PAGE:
Grilled corn on the cob slathered in savory seasonings and topped with cheese is an irresistible dish your family will love. Plus, convenient built-in handles make it easy to eat!
A plate piled high with corn is the perfect summer side dish. There’s something special about sinking your teeth into a plump, sweet ear of corn on the cob.
One of my family’s favorite ways to prepare corn is to cook the ears of corn directly on the grates of the backyard grill … with the husk still on. The never-fail result is moist, juicy corn with hints of charred nuttiness.
Grilling corn in the husk is super easy and only requires a short 30-minute soak before tossing on the grill. The corn silks add moisture while grilling and the charred husks create a fantastic presentation when served.
Once you have perfectly char-grilled corn, it’s time to create a fiesta for your mouth. Peel back the husk, leaving the husk on to create a built-in handle, remove the corn silks, and generously slather the corn with savory seasonings. Then roll the corn in grated Cotija cheese, which is a salty cow’s milk cheese from Mexico. Oh my, the taste of this grilled corn is so irresistible — one ear is never enough for me.
- A good grill and trusty basting brush are all the tools you need to prepare this side dish.
- Two good options I use for grilling corn outdoors is an old fashioned Portable Charcoal Grill and a 2-Burner Propane Grill. These grills are workhorses for cooking all types of meats and veggies.
- This is an ideal side dish for any backyard barbecue.
- Store leftover cobs in the refrigerator in an airtight plastic bag or tightly wrapped in plastic wrap. You can also remove the kernels from the cob before placing in the fridge. Leftovers will last up to seven days in the fridge, and you can easily warm in the microwave.
- Freeze leftovers in a covered, airtight container or heavy-duty freezer bag. Before freezing, be sure to cut the kernels off the cobs.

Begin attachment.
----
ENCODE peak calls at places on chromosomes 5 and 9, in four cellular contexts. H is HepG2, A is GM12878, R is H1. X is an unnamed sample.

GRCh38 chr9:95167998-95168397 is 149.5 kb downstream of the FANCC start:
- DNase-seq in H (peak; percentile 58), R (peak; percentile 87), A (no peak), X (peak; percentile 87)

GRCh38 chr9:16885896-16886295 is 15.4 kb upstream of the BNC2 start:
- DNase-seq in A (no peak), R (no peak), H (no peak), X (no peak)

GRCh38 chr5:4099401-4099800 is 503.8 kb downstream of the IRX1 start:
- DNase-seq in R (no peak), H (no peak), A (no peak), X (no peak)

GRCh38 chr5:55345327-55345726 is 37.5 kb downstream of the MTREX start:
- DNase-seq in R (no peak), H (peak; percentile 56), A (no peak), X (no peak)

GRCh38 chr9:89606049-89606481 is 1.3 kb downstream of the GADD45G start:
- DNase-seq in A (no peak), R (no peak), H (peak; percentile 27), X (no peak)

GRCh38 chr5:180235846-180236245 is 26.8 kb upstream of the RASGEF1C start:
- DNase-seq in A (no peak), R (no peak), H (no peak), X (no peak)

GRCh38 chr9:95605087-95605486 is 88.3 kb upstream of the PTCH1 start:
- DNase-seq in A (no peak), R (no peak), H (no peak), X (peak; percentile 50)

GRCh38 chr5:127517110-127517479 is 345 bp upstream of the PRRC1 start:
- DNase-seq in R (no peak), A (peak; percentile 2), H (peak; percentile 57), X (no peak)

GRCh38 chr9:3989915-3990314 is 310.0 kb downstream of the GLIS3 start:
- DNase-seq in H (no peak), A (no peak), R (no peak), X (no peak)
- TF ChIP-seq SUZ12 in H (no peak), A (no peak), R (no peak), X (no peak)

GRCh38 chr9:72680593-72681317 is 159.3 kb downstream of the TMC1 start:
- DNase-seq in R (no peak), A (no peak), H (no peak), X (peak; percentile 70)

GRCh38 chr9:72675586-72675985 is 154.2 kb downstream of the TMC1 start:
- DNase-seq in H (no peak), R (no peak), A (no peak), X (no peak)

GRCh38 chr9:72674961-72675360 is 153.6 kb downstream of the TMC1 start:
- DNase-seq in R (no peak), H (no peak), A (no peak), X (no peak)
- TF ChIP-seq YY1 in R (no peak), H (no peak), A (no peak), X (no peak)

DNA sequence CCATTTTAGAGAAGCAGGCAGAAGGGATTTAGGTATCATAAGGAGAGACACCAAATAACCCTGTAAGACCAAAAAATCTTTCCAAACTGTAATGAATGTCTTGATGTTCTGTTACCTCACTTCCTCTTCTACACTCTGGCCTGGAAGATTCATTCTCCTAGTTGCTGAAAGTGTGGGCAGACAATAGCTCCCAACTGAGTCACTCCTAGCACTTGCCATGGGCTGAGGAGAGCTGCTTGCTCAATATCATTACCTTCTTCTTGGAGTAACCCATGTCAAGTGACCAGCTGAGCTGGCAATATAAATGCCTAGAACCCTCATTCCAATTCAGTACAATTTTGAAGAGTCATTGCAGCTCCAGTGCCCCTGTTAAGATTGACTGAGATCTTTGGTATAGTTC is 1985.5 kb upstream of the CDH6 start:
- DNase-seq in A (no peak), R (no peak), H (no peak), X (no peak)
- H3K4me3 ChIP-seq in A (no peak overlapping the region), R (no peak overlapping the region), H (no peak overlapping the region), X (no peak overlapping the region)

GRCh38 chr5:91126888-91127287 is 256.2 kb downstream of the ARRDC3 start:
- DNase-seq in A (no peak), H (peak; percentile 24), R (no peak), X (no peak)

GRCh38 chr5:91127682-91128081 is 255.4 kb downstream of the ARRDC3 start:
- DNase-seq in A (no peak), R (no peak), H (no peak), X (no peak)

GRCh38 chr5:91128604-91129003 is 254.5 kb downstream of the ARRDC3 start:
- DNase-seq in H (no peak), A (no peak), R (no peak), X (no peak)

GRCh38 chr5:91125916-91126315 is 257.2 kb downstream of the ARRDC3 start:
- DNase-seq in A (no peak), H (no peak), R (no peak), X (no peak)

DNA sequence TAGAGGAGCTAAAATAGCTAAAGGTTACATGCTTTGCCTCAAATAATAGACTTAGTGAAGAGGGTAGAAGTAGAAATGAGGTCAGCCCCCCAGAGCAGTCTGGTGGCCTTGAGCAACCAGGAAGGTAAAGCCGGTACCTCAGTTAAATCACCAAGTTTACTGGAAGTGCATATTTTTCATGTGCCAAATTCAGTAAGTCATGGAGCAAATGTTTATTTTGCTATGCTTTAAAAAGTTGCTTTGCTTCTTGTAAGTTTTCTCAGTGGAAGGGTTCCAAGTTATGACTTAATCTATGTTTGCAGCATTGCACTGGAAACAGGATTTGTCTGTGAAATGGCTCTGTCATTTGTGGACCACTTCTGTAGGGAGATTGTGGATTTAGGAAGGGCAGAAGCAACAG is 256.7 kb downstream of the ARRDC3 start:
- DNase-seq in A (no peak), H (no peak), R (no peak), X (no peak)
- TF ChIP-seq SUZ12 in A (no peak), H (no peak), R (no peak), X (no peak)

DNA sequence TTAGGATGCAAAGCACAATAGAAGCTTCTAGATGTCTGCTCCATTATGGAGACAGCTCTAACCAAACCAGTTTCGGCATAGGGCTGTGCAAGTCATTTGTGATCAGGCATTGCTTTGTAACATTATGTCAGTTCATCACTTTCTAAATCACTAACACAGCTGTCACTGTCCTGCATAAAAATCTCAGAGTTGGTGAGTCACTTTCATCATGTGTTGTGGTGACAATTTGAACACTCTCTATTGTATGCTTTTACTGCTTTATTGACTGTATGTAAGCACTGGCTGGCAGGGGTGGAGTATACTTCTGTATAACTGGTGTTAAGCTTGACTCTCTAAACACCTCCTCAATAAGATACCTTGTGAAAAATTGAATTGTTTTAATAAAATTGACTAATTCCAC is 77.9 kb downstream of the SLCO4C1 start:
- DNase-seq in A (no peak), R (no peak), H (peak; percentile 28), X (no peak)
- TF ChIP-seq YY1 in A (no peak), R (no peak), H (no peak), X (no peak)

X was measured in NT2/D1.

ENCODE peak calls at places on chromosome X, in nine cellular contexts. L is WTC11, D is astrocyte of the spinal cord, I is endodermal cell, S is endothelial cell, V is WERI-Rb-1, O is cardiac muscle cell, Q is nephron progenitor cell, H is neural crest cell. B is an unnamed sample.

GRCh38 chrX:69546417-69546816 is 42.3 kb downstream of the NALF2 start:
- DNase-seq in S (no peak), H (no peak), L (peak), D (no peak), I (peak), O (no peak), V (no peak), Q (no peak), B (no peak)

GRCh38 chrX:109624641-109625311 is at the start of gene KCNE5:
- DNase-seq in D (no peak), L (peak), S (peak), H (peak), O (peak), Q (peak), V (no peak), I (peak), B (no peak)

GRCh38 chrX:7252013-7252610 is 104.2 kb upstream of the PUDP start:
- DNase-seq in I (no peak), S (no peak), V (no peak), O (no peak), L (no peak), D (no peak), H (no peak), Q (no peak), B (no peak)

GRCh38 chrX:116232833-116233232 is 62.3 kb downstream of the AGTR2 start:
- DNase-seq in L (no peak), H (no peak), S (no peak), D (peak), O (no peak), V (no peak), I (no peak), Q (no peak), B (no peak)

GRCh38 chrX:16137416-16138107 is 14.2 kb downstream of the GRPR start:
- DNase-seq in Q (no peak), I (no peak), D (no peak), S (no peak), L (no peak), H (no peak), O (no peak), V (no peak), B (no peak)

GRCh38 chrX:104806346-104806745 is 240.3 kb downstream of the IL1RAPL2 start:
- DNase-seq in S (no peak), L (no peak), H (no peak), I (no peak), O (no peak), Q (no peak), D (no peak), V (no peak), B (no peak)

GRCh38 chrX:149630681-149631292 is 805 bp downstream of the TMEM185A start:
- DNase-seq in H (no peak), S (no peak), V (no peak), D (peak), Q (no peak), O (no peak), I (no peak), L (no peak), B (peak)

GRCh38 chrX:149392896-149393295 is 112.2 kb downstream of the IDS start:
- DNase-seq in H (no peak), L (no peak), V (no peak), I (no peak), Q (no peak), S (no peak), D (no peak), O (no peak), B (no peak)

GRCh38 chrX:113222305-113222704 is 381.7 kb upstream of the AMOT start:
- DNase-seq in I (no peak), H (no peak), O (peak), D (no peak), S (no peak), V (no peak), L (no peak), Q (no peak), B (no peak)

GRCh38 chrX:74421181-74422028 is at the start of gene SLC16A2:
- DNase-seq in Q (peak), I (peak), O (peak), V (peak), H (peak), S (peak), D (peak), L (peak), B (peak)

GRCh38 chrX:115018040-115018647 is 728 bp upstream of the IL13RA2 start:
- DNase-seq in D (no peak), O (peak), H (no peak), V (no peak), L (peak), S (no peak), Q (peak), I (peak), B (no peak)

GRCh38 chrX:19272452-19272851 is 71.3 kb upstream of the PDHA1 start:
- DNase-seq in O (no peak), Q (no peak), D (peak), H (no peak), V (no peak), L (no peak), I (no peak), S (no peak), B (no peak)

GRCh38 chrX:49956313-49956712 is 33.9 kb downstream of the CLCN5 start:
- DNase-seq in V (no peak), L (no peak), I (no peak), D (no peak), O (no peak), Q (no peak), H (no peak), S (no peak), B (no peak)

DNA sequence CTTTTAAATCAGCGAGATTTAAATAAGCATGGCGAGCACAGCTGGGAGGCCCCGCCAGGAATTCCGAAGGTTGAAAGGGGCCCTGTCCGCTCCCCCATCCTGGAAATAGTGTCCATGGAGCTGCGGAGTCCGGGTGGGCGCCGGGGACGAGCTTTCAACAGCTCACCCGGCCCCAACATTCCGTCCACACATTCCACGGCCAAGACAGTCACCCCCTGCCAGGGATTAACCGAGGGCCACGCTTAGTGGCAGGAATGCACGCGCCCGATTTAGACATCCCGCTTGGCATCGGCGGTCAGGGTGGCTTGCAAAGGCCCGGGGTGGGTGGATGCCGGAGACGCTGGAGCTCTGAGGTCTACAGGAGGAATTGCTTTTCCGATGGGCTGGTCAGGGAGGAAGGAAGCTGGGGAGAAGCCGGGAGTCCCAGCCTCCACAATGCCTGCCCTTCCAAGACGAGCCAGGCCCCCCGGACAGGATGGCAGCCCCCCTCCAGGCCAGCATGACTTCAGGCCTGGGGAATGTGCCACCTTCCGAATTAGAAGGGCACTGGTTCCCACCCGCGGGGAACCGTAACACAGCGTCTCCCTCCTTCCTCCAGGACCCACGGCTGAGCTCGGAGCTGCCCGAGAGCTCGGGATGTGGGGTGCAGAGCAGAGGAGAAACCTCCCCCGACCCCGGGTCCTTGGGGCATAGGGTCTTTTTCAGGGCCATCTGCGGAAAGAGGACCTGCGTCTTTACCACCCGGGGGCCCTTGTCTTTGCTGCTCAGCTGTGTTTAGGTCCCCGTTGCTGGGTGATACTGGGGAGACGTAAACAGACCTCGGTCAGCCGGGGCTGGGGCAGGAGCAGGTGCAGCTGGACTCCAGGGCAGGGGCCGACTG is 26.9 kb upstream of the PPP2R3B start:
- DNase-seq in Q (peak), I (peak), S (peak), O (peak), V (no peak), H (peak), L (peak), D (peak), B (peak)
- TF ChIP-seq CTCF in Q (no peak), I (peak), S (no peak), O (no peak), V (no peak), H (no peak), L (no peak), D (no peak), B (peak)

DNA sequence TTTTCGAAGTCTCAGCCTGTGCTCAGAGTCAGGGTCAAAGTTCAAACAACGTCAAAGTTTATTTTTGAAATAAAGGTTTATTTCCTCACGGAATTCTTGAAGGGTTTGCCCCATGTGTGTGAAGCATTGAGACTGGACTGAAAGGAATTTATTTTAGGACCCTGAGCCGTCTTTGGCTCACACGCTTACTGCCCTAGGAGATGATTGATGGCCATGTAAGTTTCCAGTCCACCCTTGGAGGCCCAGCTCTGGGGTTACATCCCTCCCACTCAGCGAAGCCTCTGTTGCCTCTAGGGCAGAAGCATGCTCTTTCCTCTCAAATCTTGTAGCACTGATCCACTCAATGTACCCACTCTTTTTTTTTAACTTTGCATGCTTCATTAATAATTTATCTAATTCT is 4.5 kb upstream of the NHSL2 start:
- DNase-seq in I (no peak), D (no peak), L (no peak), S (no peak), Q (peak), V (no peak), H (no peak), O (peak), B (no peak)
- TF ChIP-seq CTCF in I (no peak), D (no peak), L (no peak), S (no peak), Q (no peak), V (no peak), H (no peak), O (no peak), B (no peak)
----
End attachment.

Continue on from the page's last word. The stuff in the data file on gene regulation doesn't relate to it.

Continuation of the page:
- Cut the kernels off any leftover cobs using a Corn Shark or corn cob stripping tool. These tools are handy in the kitchen and makes storing and using leftover corn a snap.
- Unseasoned corn kernels make a perfect mustgoes meal when tossed in salads, used to make salsas, added to cornbread, and made in corn chowders.
- Use leftovers to make a delicious bowl of Fiesta Corn Dip.
- Soaking corn in the husks before grilling helps to protect the kernels and prevents the sugars from turning to starch. If you want to make it easier to prep, serve, and eat after grilling, consider removing the silks before soaking and grilling. Gently pull husks back and remove as much of the silks as you can. Put the husks back and smooth them into place, completely covering kernels. Soak and grill as directed.
- Don’t feel like firing up the grill? No worries. You can easily roast the corn in the oven with the same tasty results. Preheat the oven to 350° F and place the corn (in its husks) on the middle rack for about 30 minutes.
- If you want to serve and eat these tasty sides as quickly as possible after grilling, remove the husks and wash the corn before grilling. Toss husked corn on the grill and reduce cooking time to about 10 minutes or until corn is lightly charred. Or grill the corn in foil by loosely wrapping individual ears of corn in foil before tossing on the grill. If you choose this method, I recommend a light coating of olive oil on each ear of corn before wrapping in foil.
- If you grill with the husks on, you can serve the corn with a built-in handle by leaving the husks attached at the end. You can also remove the husks altogether if you prefer. Either way, be sure to remove as much of the silks as you can when husking the corn.
- I’m all about simple and tasty, which is why I recommend using the blend of ingredients in Spice Island Premium Taco Seasoning. If you prefer, you can also create your own mix of seasonings by combining 1/2 teaspoon each of cumin, smoked paprika, chili powder, and garlic powder in place of the taco seasoning mix.
- Cotija cheese is an aged Mexican cheese that’s made from cow’s milk with bold, tangy, salty flavor. Parmesan and feta cheeses are ideal substitutes if you’re unable to find Cotija in your local market.
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